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Draw near: Praying with Others

Lynne Baab • Tuesday July 12 2022

Draw near: Praying with Others

I’ve written before that people often tell me they wish they prayed more. They seem to be referring to prayer alone. Many of my blog posts imply that I am focusing on praying alone. In reality, of course, any prayer idea can be used in prayer with others as well as alone. I want to stress that here.

Most Christians find it easier to pray with others than to pray alone. Last year, I had the privilege of being asked to write an article for Christianity Today on communal prayer. (You can read the whole article here.) Here are a few sentences from the article:

“When we pray with others, we pray longer. We pray for a wider variety of needs as our companions bring up new issues or perspectives. We can pray thankfulness prayers much longer with others because they see God’s beauty in places we haven’t observed, so we find ourselves seeing more of God’s gifts. We may feel led to confess our sins in new areas when we hear others confess.”

From the way people have talked with me about their guilt in the area of prayer, it seems like finding someone to pray with isn’t a common strategy to increase prayer. I suspect we don’t pursue that option in part because of Jesus’ words about praying privately in a storage closet (the literal meaning of Matthew 6:6). In my Christianity Today article, I talk about why I believe we have misinterpreted this passage. Perhaps the individualism of Western society and Western Christianity has influenced us.

When we feel frustrated with our life of prayer, or when we simply want to grow in prayer, we can try new forms of prayer as I have suggested in many blog posts. We can ask God to help us grow in prayer. We can also short circuit the individualism that surrounds us by engaging in prayer with others more often.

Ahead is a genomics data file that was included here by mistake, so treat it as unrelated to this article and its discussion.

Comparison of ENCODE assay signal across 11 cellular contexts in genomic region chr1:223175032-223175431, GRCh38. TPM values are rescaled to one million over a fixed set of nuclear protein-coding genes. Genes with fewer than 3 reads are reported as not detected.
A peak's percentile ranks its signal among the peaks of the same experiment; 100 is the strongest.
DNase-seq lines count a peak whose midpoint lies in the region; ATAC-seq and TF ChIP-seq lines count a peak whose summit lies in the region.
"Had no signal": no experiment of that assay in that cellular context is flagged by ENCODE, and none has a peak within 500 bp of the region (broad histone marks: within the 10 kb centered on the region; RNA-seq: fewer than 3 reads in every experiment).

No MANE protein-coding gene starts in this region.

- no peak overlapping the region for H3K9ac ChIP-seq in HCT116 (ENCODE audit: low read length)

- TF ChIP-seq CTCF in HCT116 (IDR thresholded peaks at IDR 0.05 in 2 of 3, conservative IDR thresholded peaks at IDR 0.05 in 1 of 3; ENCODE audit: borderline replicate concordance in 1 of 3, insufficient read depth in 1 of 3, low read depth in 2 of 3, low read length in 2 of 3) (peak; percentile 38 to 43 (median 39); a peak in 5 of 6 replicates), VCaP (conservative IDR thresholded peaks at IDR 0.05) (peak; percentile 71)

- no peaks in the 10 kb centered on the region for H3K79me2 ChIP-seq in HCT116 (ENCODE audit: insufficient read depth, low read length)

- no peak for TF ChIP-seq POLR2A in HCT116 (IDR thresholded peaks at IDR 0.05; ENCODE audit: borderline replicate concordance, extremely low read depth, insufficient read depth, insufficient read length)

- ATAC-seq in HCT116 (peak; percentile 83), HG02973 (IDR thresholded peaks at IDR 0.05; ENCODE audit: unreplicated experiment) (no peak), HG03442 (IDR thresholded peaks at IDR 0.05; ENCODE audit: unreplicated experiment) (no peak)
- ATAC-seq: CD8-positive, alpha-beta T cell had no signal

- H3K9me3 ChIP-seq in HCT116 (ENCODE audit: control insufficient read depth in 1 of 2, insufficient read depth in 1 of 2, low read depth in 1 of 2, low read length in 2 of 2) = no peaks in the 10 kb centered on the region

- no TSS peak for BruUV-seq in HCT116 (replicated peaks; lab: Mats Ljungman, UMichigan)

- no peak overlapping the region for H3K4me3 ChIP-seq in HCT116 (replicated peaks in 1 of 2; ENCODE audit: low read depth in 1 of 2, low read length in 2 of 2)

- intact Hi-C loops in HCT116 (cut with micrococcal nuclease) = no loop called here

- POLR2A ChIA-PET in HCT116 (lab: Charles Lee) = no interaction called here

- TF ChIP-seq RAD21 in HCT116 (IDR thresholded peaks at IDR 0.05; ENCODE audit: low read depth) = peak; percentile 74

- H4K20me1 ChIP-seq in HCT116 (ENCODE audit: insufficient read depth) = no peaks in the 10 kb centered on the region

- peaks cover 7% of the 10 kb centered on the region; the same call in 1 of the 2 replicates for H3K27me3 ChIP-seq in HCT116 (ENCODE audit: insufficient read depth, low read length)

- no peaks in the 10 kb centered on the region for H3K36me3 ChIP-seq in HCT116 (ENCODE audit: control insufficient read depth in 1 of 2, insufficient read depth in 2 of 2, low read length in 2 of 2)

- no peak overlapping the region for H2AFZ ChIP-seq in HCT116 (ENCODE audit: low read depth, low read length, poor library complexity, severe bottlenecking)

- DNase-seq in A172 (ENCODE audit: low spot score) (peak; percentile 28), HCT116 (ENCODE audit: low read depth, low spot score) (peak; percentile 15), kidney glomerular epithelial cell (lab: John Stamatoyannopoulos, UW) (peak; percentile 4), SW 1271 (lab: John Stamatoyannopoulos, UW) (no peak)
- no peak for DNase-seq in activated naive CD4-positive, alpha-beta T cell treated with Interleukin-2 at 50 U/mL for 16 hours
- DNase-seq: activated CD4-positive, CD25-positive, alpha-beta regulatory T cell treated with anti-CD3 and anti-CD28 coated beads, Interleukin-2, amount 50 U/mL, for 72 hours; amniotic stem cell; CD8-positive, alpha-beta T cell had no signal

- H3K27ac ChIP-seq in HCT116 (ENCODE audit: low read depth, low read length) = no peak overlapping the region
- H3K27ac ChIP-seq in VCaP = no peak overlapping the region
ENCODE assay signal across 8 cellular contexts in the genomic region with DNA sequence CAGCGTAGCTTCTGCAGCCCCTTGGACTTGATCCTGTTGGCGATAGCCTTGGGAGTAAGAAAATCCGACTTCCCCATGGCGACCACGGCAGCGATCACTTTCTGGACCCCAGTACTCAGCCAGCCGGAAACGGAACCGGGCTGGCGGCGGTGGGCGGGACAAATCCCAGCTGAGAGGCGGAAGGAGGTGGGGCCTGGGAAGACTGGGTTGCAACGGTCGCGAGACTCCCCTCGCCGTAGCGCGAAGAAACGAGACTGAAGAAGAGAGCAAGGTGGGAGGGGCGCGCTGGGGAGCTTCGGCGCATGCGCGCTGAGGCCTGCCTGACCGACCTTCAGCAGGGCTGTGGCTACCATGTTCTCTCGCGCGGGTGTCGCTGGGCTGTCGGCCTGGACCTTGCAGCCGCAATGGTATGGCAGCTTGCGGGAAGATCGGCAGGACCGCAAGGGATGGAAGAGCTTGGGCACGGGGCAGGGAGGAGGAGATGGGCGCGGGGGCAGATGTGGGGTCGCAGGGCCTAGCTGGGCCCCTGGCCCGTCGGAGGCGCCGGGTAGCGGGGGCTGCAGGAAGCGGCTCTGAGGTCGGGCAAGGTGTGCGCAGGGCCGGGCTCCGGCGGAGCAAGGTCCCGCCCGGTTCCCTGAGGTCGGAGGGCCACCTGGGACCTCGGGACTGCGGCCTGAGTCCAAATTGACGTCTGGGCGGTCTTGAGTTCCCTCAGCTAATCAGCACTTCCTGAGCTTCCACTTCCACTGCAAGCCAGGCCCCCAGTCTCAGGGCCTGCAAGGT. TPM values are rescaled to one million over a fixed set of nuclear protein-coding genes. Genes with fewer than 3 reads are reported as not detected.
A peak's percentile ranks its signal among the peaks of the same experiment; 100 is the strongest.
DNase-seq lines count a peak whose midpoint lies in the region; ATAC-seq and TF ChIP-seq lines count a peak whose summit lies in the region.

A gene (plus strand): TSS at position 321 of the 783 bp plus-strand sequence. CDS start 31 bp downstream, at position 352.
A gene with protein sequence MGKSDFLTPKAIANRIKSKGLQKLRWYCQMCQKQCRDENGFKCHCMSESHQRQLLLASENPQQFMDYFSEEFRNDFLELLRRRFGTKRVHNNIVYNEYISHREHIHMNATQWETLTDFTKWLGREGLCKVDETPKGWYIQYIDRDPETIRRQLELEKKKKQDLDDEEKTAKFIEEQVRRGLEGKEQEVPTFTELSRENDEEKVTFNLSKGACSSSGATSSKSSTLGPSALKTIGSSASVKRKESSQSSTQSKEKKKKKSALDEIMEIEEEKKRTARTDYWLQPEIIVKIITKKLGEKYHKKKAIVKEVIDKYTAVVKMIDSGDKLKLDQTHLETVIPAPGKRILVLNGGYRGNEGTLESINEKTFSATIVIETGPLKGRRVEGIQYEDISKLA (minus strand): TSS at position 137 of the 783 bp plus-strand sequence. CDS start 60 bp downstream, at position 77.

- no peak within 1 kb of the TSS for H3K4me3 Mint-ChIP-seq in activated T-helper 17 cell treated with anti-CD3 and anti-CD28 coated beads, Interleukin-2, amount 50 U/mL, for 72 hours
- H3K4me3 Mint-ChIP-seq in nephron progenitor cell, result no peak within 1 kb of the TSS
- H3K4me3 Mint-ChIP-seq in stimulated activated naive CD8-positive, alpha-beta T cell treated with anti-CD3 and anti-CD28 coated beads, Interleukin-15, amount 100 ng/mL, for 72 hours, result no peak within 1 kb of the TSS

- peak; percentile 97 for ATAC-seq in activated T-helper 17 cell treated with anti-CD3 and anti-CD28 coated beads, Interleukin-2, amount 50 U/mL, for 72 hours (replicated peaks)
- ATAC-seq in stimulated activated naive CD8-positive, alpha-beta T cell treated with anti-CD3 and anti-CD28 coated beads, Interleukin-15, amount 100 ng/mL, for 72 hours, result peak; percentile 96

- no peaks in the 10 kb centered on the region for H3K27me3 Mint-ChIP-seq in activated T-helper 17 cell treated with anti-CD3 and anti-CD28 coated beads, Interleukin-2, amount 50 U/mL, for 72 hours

When I’m tempted to avoid going to church in person or on zoom, I can remind myself that church involves prayer with others. I can make the suggestion to my small group that we stop our discussion earlier so we can pray longer. Or I can join a small group. I can ask a Christian friend to be a prayer partner, and I can suggest praying together when gathering casually with Christian friends. I can pray with family members or housemates.

We might think that praying with others most often consists of sitting in someone’s living room and praying out loud with them. That kind of prayer is great. However, prayer with others can take so many additional forms, including silent prayer, writing prayers in a journal then sharing parts of them with others, walking a labyrinth or the Stations of the Cross with a friend or group, prayer retreats, praying while walking together, or praying together in a coffee shop or on a park bench.

As a young adult, when I first heard of silent prayer with a group, I thought it sounded so stupid. We can pray alone at home! Why bother to go somewhere to join with others to do something you can do at home? Then, about thirty years ago, my church began offering classes on silent prayer, and I couldn’t believe the richness of praying silently with others.

Another favorite communal prayer memory goes back to 2006, when I visited Milan, Italy, to catch up with an old friend who I hadn’t seen for more than 20 years. She took me to see the Milan Cathedral, and I asked her if we could pray together there. We sat in a pew, surrounded by stunning stained glass windows, praying for our family members. It felt like we were also surrounded – in some mysterious way – by a cloud of witnesses, all the people who had prayed in that space over the centuries. Recently I saw a beautiful photo of the Milan Cathedral, and I was flooded with the memory of a rich prayer time with a friend. The memory of that richness is especially poignant because she died of cancer two years after I saw her.

The Bible is full of stories of people praying together. When we see prayer as a mostly “me and God” experience, we miss out on so much support and depth we can experience when praying with others.

Lord Jesus, teach us to pray. Teach us to pray creatively on our own and with others. Help us see opportunities when we could suggest praying together to Christian friends and family members. Help us rejoice every single time we enter into your presence. Amen.

(Next week: O Antiphons. Illustration by Dave Baab: Parson's Gardens, Queen Anne hill, Seattle. I love getting new subscribers. Sign up below to receive an email when I post on this blog.)

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